A $2 trillion economic relief plan was passed by Congress and signed by President Trump to offer assistance to tens of millions of American households affected by the coronavirus pandemic.
In it, stimulus payments to individuals are offered, as well as expanded unemployment coverage, student loan changes, different retirement account rules and more, according to an FAQ published by The New York Times, which details responses to common questions being asked about the plan.
The following are the most commonly asked questions about the stimulus bill and what each person should know about it.
How much will each payment be?
Most adults will receive $1,200, although some may get less depending on income and other factors. For each qualifying child age 16 or under, an addition $500 will be added. Only one payment will be issued, but future bills could expand that number.
Single adults with an adjusted income of $75,000 or less will get the full amount.
Married couples with no children earning $150,000 or less will receive a total of $2,400. And taxpayers filing as heads of households will get the full payment if they earned $112,500 or less.
Everyone who gets paid must submit a valid Social Security number in order to be eligible, except for members of the military.
Your gross adjusted income can be found on Line Bb of the 2019 1040 federal tax return.
You can also use a 2019 Social Security statement showing your income to see what an employer reported to the IRS.
Direct deposits will be made by the Internal Revenue Service to your bank account from your 2018 or 2019 returns based on the recent income-tax figures it already has, so most people likely will not have to apply to receive a payment.
What year’s income should be used?
Your 2019 tax return, but 2018’s can be used if you haven’t filed your 2019 return yet.
Who won’t get a payment?
Single people earning $99,000 or married people who have no children and earn $198,000, according to the Times. A family with two children will no longer be eligible for any payments if its income surpassed $218,000.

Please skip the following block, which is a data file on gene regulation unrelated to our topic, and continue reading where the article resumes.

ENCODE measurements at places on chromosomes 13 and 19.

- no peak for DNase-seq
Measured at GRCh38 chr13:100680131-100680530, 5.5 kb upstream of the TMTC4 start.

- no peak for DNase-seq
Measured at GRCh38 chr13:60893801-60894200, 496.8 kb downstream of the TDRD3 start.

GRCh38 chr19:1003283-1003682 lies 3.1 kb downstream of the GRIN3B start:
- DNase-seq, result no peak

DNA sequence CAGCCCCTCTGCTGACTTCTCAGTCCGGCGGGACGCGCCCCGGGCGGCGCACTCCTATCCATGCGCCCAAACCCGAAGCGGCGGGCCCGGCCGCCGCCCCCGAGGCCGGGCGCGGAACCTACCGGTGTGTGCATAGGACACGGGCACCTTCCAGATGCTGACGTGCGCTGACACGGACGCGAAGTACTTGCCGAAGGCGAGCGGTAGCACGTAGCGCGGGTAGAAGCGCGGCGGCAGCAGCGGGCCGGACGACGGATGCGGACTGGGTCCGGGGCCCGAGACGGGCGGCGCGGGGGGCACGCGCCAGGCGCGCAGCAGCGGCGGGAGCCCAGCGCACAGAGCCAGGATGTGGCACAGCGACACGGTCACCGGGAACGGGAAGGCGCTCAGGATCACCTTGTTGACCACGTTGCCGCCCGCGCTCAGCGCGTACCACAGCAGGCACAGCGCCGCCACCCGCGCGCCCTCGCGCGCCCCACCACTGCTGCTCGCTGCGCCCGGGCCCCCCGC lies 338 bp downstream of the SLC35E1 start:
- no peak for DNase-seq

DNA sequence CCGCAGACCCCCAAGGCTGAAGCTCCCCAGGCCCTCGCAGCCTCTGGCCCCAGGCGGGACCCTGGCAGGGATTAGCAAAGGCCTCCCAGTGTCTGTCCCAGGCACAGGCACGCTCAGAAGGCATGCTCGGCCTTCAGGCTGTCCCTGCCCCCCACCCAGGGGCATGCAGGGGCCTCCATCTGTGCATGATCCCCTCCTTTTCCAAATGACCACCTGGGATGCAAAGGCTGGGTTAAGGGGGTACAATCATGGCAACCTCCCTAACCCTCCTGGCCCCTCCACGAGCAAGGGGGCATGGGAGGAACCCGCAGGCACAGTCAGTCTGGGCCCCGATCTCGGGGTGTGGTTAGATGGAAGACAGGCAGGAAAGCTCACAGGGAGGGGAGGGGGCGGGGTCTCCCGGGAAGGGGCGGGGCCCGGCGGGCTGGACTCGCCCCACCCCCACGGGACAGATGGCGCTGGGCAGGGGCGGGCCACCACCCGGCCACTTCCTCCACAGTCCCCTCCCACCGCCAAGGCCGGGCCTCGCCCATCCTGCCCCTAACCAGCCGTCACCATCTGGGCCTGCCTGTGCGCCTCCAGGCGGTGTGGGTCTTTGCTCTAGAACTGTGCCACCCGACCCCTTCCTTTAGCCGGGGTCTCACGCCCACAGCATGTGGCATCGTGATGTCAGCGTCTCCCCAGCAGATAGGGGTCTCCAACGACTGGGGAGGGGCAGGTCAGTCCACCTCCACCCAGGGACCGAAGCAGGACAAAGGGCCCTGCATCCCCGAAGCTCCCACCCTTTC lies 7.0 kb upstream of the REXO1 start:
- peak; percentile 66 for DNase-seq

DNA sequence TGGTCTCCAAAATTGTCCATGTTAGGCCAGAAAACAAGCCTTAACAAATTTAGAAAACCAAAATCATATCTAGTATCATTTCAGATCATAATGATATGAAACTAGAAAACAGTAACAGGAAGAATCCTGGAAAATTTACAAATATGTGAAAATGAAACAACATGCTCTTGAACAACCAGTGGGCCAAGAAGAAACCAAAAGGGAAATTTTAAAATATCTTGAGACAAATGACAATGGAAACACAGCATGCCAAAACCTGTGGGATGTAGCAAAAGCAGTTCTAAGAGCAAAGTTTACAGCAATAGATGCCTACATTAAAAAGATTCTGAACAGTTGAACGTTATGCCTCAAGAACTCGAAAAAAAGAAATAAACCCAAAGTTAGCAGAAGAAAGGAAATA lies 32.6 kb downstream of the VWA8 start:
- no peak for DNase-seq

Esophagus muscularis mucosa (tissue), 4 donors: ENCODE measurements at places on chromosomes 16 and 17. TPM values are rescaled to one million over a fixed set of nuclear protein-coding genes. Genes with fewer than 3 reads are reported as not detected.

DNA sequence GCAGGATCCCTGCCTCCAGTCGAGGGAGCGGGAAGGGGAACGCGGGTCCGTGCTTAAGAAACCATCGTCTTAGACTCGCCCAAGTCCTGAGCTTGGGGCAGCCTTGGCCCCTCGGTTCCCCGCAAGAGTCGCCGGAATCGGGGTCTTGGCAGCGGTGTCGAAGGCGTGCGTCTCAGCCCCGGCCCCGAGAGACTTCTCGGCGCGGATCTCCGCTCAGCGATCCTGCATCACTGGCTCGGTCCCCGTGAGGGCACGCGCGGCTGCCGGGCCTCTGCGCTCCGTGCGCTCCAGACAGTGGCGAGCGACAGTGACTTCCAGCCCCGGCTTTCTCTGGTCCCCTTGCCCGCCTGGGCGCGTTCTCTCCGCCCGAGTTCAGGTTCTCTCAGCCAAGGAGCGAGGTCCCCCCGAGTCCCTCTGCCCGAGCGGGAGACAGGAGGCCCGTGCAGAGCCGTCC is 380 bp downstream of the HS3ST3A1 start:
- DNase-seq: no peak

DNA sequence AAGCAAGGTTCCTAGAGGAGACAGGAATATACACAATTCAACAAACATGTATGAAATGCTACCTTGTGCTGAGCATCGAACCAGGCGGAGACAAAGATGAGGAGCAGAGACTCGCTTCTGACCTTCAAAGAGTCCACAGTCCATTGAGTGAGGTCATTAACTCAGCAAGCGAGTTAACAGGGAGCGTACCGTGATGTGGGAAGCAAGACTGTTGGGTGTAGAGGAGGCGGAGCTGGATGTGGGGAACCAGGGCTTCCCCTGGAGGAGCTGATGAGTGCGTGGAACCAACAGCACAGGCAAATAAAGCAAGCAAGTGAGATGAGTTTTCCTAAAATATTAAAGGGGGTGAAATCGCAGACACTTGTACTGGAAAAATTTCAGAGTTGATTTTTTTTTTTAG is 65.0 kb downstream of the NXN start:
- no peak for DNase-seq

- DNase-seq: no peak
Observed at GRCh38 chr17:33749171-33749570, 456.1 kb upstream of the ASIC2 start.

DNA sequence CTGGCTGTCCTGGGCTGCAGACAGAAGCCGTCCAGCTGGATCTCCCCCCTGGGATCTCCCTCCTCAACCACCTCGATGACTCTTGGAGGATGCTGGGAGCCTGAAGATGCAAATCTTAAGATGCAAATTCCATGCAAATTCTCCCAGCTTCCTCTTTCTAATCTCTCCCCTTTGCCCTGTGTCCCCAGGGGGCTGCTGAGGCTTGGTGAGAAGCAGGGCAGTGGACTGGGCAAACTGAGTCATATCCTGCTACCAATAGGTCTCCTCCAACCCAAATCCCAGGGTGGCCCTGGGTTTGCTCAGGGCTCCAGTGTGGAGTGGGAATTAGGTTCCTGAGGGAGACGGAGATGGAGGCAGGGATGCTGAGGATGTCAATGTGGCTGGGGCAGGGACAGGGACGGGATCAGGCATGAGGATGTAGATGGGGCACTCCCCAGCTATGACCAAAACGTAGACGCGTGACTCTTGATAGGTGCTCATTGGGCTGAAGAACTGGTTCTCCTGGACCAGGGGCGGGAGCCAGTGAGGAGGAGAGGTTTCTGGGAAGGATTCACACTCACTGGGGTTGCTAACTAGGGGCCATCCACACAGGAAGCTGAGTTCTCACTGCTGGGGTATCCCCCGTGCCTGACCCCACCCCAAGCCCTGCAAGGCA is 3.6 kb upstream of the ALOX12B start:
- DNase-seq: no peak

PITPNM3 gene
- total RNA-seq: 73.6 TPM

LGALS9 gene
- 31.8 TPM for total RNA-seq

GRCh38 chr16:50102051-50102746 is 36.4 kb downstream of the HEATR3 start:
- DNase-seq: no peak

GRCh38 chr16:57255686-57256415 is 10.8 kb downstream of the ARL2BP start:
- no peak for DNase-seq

If someone claims you as a dependent, you won’t get a payment, however, even if you’re an adult.
Also, if your previous tax returns make you ineligible but you’ve lost income in 2020 so far, you won’t be eligible until you file your 2020 taxes. The payment is technically an advance on a tax credit that is available for the entire year.
There are many other provisions in the bill, however. You may be able to file for unemployment or for one of the new loans for small business owners or sole proprietors.
What if your direct deposit information has changed or you want to add it for the first time?
On March 30, the IRS said on its website that it will build a portal where people can update their information in the coming weeks.
When will the payment arrive?
Most people can expect to get their payments by April 17 according to Treasury Secretary Steven Mnuchin, but those using the new portal may not get theirs until a few weeks after submitting their information.
A paper notice will be sent in the mail a few weeks after each payment is disbursed.
Those who receive a payment will not have to pay income tax on it.
What if you haven’t filed tax returns recently?
People who typically do not file a tax return will need to file a simple tax return to receive an economic impact payment, the IRS said on its website on March 30.
Included are low-income taxpayers, veterans and people with disabilities.
Will people receiving social security and disability payments get a stimulus check?
Yes, as will unemployed people and veterans.
U.S. citizens living abroad can also get a payment as long as they meet the income requirements and have a Social Security number.
What is covered by the expanded program?
Far more workers than are usually covered are included, including self-employed people and part-time workers.
How much will each person receive?
Unemployment benefits often replace about 40 to 45 percent of an average worker’s $1,000 a week paycheck. Under the plan, eligible workers will get an extra $600 per week on top of their state benefits.
Some states are more generous than others; for example the maximum weekly benefit is $275 in Alabama and $713 in New Jersey.
Part-time workers are eligible for benefits and the additional $600 weekly benefit.
Anyone who is unable to work because of COVID-19 is covered. Workers from shut-down schools are as well, as are people who can’t start a new job or continue a former job because of quarantines.
If the top earner in your household died because of coronavirus and you depended on them you are also eligible.
Workers who are able to work from home, those receiving paid sick leave or paid family leave are not covered. New entrants to the work force who can’t find jobs are also ineligible.
How long will the payments last?
The federal CARES Act provides all eligible workers with an extra 13 weeks.
Michigan’s system has been overloaded by people seeking benefits, and the state has expanded the amount of weeks from 20 to 26 for the COVID-19 epidemic.
Adding in the additional 13 weeks of federal benefits brings the total to 39 weeks available for Michiganders who have lost their jobs.